Financial institutions are playing a numbers game in the core of their business: they evaluate risks and opportunities of potential transactions and if the perceived benefits outweigh the associated risks they will agree to the deal. In the case of traditional banking, this is true for the credit approval process, whereas in the case of insurance companies, the correct evaluation of risk factors determines the conditions of an insurance policy. Like weather forecasts demonstrate, assessments of future events like risk factors or return expectations may occasionally be wrong. Still, if the underlying models to assess risk and return are correct on average, a steady profit will be generated. Competition among market participants forces financial institutions to have well-working systems to evaluate and forecast their risk and return metrics. This is where artificial intelligence (AI), a new breed of data modeling and forecasting, appears with unprecedented capabilities and is silently cutting out traditional methods on a daily basis and in manifold ways.
The financial markets are a very special case. In the stock, bond and commodity markets, billions of dollars are turned over every day. These markets are heavily researched and large profits can be made with superior forecasting systems. These systems are driven increasingly by AI, which is capable of pulling together various types of data and transforming it into forecasts to depict where prices are moving.
However, even though AI technology and data are widely and easily available, getting to the point where profits are generated by AI is still a challenging endeavor. Throwing massive amounts of data into a machine learning or AI system usually leads to devastating outcomes. This rather unexpected behavior is mainly due to such statistical effects as overtraining (when an AI model is so flexible that it ‘learns’ statistical fluctuations but not the underlying market mechanics any more) and spurious correlations, in which a connection between two pieces of information seems to exist but actually only does so on a purely random basis. To overcome these pitfalls, human effort and creativity is needed to come up with data selections and AI model blueprints that are well thought through and of reasonable complexity. Subject matter expertise and experience in the field both play a crucial role for success here.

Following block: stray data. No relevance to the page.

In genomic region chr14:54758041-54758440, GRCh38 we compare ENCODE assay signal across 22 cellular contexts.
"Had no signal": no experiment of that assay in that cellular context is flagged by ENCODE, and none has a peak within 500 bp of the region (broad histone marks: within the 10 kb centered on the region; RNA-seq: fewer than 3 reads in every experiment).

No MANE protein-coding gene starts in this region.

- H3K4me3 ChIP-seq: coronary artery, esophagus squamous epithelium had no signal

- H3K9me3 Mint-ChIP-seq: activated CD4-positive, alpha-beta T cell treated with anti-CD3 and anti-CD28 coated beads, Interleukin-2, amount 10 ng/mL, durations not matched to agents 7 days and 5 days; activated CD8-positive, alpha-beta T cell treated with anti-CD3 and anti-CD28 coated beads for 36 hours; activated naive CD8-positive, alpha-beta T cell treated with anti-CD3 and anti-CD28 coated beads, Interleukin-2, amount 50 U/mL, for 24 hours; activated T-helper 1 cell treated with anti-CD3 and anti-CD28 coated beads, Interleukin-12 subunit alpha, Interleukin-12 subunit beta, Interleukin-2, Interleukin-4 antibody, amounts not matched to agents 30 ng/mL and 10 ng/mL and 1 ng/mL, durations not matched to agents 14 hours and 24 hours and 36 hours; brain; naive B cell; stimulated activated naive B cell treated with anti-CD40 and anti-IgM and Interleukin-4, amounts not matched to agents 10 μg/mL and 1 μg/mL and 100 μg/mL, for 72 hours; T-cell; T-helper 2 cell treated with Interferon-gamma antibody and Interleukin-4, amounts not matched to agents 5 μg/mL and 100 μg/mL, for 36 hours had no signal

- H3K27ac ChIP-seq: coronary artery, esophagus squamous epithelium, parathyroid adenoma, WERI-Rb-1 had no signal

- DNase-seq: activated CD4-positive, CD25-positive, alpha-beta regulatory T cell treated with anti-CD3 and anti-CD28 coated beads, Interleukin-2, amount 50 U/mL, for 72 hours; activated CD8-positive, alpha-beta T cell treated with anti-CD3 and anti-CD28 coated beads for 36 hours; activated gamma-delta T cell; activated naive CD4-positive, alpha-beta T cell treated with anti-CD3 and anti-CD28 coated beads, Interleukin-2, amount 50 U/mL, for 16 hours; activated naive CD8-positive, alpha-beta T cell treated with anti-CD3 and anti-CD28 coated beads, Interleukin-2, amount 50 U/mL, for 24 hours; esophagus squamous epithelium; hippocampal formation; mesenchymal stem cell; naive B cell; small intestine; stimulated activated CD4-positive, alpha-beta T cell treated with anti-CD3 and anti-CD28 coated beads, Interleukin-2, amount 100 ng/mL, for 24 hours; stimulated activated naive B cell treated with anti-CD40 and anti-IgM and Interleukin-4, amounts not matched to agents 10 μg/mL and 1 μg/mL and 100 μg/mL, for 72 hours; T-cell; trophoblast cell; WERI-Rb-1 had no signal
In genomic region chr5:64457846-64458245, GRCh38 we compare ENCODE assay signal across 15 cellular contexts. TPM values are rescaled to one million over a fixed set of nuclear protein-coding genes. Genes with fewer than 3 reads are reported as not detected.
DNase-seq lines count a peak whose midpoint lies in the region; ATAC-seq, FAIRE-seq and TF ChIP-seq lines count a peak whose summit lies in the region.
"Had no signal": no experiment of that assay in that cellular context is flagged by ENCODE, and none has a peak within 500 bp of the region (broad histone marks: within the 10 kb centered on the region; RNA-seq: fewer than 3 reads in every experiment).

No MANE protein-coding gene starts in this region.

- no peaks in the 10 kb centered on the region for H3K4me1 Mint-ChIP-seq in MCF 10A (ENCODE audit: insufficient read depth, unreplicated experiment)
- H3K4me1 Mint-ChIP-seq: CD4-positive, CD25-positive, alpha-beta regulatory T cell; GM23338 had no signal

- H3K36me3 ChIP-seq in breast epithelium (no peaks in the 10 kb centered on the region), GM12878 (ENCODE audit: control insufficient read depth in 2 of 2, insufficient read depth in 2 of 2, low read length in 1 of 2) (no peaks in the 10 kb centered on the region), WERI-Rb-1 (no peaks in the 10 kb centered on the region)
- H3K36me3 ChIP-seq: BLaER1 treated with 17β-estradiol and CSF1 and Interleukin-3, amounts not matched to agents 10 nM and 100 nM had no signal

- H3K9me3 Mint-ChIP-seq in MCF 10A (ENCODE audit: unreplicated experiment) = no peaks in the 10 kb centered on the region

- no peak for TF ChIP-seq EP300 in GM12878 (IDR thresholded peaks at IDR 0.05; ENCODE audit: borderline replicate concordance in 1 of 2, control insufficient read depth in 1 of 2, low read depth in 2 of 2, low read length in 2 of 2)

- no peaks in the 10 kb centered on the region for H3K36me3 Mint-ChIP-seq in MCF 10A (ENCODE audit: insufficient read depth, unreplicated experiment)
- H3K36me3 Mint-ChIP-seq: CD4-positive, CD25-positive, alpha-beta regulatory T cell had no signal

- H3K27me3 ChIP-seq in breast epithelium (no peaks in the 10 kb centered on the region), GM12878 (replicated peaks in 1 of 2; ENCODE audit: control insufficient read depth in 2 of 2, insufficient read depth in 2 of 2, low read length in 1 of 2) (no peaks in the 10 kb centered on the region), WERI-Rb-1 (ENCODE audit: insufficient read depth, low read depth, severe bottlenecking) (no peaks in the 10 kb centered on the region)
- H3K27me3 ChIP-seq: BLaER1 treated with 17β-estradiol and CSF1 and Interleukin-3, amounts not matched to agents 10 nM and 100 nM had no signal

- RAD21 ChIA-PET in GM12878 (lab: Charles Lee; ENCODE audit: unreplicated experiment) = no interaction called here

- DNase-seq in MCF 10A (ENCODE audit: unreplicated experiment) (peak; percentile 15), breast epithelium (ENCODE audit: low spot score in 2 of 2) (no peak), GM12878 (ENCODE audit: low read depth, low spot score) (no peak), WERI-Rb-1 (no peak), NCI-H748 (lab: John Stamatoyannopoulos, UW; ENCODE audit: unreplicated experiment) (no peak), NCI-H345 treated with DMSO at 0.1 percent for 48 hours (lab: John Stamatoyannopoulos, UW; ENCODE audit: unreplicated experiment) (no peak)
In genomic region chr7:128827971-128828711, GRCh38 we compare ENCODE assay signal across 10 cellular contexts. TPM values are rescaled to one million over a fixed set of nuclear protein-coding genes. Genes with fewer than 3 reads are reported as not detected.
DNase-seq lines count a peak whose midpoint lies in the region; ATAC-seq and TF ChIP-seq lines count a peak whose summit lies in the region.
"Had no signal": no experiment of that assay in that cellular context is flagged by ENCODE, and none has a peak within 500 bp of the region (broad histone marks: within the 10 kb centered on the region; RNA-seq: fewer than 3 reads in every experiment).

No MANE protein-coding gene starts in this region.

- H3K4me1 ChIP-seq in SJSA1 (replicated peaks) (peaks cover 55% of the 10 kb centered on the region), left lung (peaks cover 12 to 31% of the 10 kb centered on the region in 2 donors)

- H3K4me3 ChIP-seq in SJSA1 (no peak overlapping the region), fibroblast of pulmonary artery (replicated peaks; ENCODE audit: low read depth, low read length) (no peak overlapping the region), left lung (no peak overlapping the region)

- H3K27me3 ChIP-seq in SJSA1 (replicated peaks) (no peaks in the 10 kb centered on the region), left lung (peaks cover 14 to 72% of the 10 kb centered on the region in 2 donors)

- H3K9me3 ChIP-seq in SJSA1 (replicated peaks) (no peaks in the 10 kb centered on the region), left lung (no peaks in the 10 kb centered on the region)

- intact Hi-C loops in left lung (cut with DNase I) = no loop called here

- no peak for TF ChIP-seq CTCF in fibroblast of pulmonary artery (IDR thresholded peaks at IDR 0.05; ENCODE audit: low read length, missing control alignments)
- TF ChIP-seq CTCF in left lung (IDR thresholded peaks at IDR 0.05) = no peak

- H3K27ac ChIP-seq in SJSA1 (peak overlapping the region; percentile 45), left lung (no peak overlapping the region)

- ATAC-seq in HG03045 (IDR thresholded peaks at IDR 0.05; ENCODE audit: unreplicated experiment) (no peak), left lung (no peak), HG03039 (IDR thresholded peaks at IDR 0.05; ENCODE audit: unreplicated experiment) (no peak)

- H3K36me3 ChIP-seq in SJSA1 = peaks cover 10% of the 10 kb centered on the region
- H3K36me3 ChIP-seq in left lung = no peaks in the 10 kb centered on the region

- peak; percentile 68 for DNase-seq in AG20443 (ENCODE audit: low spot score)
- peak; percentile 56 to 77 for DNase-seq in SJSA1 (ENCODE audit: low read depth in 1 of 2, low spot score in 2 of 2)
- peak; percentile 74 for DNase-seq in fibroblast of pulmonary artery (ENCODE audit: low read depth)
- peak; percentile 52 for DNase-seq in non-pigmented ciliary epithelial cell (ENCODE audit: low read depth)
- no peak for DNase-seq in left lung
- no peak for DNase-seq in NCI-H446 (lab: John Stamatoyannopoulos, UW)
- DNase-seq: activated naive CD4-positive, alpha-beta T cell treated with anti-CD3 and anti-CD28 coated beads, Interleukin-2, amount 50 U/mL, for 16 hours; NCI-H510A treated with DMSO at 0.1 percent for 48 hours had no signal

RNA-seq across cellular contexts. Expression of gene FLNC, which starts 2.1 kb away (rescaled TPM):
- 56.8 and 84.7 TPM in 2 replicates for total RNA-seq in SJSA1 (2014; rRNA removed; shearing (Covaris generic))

Not only is AI an exciting technology for market speculators and investors but also for producers who need to obtain raw materials in large quantities and are sensitive in their business model to the purchasing price.
Take, as an example, the price for three months of frozen orange concentrate, which can be traded on futures exchanges like the International Exchange (ICE) in Atlanta, Georgia. In former times, smart people would have produced a future price estimate based on their knowledge, gut feeling and the information they had at hand, such as from newspapers. But even in the case of well-informed and experienced experts, it is hard for the human brain to outperform sound mathematical methods on a continuous basis. Evidence for this can be found in the work of Daniel Kahneman, a behavioral psychologist and Nobel Prize laureate. He found that, by nature, it’s a tough job for the human brain to deal with large amounts of quantitative information on a continuous basis. Mathematical methods for financial forecasts have been developed over decades and are continuously disrupted these days by AI. The reason for this continuous replacement is that the early models weren’t made to process vast amounts of different sorts of data – a capability that’s absolutely needed in today’s times. Today, data of all sorts can and should be utilized to come up with a best-of-breed forecasting system.